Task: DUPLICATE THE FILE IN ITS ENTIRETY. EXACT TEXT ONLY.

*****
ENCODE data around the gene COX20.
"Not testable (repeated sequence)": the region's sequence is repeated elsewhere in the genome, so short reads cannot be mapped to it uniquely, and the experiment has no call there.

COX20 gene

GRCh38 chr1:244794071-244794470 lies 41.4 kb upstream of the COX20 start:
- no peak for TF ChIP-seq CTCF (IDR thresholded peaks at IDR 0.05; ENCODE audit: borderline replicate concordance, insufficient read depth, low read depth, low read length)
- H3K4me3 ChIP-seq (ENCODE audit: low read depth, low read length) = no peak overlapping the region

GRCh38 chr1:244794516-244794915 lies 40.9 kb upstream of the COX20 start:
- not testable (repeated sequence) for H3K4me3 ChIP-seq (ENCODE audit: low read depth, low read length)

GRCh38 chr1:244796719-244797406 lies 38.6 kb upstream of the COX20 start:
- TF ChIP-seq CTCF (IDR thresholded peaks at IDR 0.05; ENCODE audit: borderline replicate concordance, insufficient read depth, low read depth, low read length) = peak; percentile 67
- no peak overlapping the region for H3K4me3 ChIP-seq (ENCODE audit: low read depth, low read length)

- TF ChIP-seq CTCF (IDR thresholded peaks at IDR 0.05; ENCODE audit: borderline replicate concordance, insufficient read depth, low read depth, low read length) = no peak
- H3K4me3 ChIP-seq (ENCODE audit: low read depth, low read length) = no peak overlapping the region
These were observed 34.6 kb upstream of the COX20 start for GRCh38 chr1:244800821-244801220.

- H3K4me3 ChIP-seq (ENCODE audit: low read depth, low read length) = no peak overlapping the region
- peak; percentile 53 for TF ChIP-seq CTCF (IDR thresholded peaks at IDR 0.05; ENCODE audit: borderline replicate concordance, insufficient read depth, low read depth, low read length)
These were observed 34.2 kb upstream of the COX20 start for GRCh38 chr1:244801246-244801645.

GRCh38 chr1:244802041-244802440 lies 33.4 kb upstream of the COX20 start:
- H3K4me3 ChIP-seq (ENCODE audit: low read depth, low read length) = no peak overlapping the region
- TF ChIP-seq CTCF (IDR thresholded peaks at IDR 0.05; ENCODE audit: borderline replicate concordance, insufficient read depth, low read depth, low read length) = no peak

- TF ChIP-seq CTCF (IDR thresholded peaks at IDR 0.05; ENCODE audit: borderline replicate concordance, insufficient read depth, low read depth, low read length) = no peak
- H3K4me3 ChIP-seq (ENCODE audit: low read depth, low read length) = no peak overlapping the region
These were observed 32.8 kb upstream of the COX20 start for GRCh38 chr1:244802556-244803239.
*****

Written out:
ENCODE data around the gene COX20.
"Not testable (repeated sequence)": the region's sequence is repeated elsewhere in the genome, so short reads cannot be mapped to it uniquely, and the experiment has no call there.

COX20 gene

GRCh38 chr1:244794071-244794470 lies 41.4 kb upstream of the COX20 start:
- no peak for TF ChIP-seq CTCF (IDR thresholded peaks at IDR 0.05; ENCODE audit: borderline replicate concordance, insufficient read depth, low read depth, low read length)
- H3K4me3 ChIP-seq (ENCODE audit: low read depth, low read length) = no peak overlapping the region

GRCh38 chr1:244794516-244794915 lies 40.9 kb upstream of the COX20 start:
- not testable (repeated sequence) for H3K4me3 ChIP-seq (ENCODE audit: low read depth, low read length)

GRCh38 chr1:244796719-244797406 lies 38.6 kb upstream of the COX20 start:
- TF ChIP-seq CTCF (IDR thresholded peaks at IDR 0.05; ENCODE audit: borderline replicate concordance, insufficient read depth, low read depth, low read length) = peak; percentile 67
- no peak overlapping the region for H3K4me3 ChIP-seq (ENCODE audit: low read depth, low read length)

- TF ChIP-seq CTCF (IDR thresholded peaks at IDR 0.05; ENCODE audit: borderline replicate concordance, insufficient read depth, low read depth, low read length) = no peak
- H3K4me3 ChIP-seq (ENCODE audit: low read depth, low read length) = no peak overlapping the region
These were observed 34.6 kb upstream of the COX20 start for GRCh38 chr1:244800821-244801220.

- H3K4me3 ChIP-seq (ENCODE audit: low read depth, low read length) = no peak overlapping the region
- peak; percentile 53 for TF ChIP-seq CTCF (IDR thresholded peaks at IDR 0.05; ENCODE audit: borderline replicate concordance, insufficient read depth, low read depth, low read length)
These were observed 34.2 kb upstream of the COX20 start for GRCh38 chr1:244801246-244801645.

GRCh38 chr1:244802041-244802440 lies 33.4 kb upstream of the COX20 start:
- H3K4me3 ChIP-seq (ENCODE audit: low read depth, low read length) = no peak overlapping the region
- TF ChIP-seq CTCF (IDR thresholded peaks at IDR 0.05; ENCODE audit: borderline replicate concordance, insufficient read depth, low read depth, low read length) = no peak

- TF ChIP-seq CTCF (IDR thresholded peaks at IDR 0.05; ENCODE audit: borderline replicate concordance, insufficient read depth, low read depth, low read length) = no peak
- H3K4me3 ChIP-seq (ENCODE audit: low read depth, low read length) = no peak overlapping the region
These were observed 32.8 kb upstream of the COX20 start for GRCh38 chr1:244802556-244803239.